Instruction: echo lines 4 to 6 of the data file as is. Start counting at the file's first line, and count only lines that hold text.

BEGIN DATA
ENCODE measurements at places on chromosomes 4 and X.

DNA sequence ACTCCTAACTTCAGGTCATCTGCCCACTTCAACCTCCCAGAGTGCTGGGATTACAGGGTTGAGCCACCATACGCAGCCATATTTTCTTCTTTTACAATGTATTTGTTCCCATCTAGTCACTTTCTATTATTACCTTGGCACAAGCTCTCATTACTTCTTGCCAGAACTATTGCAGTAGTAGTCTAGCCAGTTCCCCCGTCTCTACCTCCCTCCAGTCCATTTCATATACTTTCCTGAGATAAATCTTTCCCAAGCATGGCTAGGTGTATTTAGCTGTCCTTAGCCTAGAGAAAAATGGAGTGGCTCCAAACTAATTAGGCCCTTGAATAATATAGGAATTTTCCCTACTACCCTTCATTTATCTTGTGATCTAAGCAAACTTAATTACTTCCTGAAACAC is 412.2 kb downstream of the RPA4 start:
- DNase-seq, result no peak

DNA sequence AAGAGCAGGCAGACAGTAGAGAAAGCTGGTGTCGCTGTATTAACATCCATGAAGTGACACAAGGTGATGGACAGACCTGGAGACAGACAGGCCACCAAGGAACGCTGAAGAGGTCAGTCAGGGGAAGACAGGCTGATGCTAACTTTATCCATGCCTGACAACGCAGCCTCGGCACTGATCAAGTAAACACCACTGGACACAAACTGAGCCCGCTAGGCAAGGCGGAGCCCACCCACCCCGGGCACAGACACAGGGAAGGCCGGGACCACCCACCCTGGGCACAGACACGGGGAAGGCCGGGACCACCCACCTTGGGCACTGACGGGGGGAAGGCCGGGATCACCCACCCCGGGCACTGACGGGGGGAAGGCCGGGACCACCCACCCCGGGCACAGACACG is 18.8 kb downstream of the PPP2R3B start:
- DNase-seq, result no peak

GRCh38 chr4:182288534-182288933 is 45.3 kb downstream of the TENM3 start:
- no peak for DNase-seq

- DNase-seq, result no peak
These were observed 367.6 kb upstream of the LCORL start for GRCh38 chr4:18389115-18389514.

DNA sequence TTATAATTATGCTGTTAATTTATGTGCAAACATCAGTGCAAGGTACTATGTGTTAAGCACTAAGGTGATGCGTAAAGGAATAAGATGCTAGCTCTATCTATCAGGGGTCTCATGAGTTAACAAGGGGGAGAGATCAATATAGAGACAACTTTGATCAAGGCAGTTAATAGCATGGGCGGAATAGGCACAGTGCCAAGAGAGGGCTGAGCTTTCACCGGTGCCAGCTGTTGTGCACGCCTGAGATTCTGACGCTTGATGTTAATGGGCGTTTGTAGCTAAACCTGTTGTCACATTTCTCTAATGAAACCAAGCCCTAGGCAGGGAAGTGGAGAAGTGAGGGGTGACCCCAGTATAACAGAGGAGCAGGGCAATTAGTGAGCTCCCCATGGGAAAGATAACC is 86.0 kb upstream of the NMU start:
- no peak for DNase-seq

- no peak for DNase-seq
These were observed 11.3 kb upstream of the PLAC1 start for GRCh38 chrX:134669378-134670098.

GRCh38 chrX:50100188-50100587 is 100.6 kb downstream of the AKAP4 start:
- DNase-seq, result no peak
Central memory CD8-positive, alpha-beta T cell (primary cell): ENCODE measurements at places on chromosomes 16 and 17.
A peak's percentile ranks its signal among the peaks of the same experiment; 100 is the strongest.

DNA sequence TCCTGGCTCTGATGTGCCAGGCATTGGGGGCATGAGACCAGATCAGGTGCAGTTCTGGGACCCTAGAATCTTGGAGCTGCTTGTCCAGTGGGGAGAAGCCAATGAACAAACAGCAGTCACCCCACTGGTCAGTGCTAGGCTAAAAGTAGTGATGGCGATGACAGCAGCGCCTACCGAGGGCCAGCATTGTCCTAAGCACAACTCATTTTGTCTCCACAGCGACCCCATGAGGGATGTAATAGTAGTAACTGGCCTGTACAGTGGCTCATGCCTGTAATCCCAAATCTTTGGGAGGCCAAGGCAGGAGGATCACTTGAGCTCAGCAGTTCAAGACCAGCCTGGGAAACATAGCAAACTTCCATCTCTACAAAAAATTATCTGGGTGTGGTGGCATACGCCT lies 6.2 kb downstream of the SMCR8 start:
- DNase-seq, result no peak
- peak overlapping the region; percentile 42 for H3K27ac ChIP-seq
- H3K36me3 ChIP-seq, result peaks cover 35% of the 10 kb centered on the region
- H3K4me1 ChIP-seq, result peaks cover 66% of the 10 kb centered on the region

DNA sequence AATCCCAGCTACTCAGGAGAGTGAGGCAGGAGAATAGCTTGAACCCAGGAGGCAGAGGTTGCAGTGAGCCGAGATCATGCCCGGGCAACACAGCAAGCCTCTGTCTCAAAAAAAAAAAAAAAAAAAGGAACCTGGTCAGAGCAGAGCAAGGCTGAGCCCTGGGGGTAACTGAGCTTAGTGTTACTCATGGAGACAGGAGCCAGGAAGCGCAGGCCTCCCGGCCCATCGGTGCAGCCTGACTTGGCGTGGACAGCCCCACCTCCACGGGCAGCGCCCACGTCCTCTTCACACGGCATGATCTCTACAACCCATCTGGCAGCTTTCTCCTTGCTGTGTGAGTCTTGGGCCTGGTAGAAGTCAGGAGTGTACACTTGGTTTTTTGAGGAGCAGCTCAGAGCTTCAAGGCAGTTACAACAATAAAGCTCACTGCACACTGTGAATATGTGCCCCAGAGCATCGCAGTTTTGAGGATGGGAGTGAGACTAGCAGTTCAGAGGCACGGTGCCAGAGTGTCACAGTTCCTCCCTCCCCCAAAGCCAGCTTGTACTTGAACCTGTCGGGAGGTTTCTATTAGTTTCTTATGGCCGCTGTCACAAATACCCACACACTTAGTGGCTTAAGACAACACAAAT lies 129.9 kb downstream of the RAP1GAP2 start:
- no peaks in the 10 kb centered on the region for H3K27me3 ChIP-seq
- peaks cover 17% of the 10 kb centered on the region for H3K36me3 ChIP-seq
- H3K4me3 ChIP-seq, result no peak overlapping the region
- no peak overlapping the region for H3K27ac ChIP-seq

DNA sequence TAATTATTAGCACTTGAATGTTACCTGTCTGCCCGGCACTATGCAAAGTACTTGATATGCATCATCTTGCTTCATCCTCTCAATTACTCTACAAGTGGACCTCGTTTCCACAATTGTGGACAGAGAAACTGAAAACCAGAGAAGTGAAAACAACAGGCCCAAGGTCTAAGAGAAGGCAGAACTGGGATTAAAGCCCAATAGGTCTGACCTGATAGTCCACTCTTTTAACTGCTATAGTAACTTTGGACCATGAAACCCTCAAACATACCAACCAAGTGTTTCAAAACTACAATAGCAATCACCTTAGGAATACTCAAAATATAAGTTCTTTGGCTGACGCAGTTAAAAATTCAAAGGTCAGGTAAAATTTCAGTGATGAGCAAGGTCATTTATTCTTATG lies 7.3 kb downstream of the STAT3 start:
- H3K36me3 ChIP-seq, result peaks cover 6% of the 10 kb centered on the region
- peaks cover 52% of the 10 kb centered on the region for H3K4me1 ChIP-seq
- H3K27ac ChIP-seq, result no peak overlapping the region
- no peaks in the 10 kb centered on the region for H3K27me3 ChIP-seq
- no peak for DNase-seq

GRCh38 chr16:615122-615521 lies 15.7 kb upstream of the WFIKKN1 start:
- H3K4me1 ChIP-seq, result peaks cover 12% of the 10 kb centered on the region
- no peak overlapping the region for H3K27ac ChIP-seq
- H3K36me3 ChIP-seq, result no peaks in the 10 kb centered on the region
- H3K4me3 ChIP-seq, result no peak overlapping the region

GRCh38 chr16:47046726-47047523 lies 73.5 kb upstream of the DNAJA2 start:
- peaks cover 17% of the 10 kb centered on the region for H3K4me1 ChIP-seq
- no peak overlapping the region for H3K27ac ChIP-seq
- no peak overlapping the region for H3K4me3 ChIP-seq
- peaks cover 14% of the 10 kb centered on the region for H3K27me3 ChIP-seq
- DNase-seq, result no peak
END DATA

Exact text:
DNA sequence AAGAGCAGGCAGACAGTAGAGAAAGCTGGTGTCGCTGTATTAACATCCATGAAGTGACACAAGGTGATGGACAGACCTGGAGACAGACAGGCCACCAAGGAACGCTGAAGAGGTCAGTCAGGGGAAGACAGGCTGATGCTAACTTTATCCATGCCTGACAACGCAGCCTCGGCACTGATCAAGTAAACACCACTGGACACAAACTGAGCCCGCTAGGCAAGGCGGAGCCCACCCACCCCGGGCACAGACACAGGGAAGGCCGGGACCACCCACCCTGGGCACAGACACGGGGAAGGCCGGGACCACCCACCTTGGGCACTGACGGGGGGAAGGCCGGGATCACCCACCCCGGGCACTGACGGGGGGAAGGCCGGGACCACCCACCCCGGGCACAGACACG is 18.8 kb downstream of the PPP2R3B start:
- DNase-seq, result no peak

GRCh38 chr4:182288534-182288933 is 45.3 kb downstream of the TENM3 start: